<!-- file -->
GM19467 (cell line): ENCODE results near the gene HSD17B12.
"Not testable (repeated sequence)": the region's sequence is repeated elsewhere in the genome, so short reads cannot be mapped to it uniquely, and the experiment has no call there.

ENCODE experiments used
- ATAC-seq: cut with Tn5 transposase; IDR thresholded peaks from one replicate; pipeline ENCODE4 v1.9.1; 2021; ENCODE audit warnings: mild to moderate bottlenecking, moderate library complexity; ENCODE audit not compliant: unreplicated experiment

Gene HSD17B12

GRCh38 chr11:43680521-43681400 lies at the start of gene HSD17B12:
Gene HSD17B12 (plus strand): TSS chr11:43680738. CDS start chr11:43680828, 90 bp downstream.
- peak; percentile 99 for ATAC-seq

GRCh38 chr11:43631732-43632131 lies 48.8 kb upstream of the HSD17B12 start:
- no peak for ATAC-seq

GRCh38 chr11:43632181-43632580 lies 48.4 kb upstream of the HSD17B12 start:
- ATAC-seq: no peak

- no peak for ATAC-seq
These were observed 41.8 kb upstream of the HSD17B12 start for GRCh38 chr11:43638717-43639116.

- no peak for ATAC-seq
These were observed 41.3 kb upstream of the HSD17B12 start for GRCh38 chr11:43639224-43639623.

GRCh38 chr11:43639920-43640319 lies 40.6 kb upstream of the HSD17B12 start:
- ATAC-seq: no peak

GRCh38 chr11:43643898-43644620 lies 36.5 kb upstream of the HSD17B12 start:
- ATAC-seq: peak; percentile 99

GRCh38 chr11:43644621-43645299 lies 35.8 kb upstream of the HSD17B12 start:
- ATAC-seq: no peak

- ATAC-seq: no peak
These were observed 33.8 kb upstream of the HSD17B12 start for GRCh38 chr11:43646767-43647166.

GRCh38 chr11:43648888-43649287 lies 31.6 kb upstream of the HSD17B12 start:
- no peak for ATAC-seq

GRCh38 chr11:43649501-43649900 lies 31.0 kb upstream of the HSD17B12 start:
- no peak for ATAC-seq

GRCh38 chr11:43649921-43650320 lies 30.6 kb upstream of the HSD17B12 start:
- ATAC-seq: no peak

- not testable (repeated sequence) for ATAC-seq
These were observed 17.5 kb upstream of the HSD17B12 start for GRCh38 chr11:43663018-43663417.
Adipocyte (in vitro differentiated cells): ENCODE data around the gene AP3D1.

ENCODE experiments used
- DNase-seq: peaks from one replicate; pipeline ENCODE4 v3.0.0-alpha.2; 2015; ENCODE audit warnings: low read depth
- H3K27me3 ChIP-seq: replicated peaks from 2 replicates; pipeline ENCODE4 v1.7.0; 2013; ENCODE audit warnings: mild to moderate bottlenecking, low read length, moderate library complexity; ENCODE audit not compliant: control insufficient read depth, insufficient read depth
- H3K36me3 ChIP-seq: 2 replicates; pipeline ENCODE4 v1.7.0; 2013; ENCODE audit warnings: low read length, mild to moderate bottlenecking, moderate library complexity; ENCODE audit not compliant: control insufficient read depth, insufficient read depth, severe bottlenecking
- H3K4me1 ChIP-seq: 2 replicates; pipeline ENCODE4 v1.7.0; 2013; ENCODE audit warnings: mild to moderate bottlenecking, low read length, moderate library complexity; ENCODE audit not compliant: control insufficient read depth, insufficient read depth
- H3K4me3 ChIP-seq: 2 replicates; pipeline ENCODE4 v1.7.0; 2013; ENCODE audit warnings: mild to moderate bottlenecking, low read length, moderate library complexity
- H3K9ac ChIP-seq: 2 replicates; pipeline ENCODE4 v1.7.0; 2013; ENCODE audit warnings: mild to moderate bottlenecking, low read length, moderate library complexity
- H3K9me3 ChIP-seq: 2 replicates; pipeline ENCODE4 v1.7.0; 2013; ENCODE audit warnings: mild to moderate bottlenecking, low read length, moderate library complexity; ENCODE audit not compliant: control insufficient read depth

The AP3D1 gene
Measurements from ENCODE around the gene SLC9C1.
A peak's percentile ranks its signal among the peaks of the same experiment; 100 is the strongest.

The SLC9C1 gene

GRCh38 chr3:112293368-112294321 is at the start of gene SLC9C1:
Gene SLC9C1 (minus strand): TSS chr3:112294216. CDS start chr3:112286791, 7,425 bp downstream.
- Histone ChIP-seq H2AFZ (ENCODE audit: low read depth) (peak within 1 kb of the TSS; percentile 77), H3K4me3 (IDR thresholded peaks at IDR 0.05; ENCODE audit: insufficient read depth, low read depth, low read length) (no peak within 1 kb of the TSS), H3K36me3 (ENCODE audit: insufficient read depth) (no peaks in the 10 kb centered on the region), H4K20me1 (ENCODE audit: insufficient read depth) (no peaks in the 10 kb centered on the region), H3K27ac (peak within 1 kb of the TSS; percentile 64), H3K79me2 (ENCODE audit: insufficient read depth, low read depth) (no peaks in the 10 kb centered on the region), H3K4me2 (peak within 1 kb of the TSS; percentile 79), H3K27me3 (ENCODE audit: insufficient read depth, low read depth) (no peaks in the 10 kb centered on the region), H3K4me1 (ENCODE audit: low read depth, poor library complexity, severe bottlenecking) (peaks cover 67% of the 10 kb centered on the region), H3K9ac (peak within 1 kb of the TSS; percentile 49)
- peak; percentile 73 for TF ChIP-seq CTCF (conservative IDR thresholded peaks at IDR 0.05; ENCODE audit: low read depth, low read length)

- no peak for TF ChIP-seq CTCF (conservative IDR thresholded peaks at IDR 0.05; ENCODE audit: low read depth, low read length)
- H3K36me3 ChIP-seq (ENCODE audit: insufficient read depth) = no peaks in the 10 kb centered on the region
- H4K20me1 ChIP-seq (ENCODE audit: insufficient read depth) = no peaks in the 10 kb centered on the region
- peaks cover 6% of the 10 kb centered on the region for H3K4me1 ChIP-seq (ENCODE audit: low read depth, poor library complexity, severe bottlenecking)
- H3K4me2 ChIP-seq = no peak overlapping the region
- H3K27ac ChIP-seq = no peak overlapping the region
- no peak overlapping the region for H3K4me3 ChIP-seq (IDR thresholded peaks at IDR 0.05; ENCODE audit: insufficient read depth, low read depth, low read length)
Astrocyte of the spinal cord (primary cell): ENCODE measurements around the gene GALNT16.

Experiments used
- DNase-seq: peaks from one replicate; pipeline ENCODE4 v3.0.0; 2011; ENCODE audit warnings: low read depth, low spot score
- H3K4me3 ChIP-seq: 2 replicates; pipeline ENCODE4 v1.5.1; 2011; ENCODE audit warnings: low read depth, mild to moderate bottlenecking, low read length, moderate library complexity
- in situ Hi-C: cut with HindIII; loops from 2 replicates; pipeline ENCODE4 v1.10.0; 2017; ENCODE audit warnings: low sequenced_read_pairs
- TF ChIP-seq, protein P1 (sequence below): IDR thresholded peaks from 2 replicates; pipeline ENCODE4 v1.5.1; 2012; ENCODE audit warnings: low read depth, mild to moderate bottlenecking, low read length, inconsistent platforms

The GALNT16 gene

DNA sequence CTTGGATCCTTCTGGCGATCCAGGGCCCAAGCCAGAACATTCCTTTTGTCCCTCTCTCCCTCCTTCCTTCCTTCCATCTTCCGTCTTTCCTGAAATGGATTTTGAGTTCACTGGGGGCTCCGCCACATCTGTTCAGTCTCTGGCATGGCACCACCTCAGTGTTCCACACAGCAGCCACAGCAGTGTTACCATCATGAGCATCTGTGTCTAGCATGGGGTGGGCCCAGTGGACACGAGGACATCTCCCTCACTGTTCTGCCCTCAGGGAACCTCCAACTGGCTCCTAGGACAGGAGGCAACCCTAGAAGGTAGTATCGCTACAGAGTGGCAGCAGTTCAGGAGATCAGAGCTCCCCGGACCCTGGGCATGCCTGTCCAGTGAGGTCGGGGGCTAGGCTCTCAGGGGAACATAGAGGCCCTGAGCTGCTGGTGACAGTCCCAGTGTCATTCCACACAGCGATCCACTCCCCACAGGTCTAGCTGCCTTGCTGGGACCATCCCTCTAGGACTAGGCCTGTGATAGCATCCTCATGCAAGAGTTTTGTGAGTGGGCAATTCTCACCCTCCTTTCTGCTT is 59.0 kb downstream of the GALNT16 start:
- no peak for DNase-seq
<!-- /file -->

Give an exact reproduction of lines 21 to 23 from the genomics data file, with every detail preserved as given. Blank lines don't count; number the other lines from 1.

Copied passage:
GRCh38 chr11:43644621-43645299 lies 35.8 kb upstream of the HSD17B12 start:
- ATAC-seq: no peak

- ATAC-seq: no peak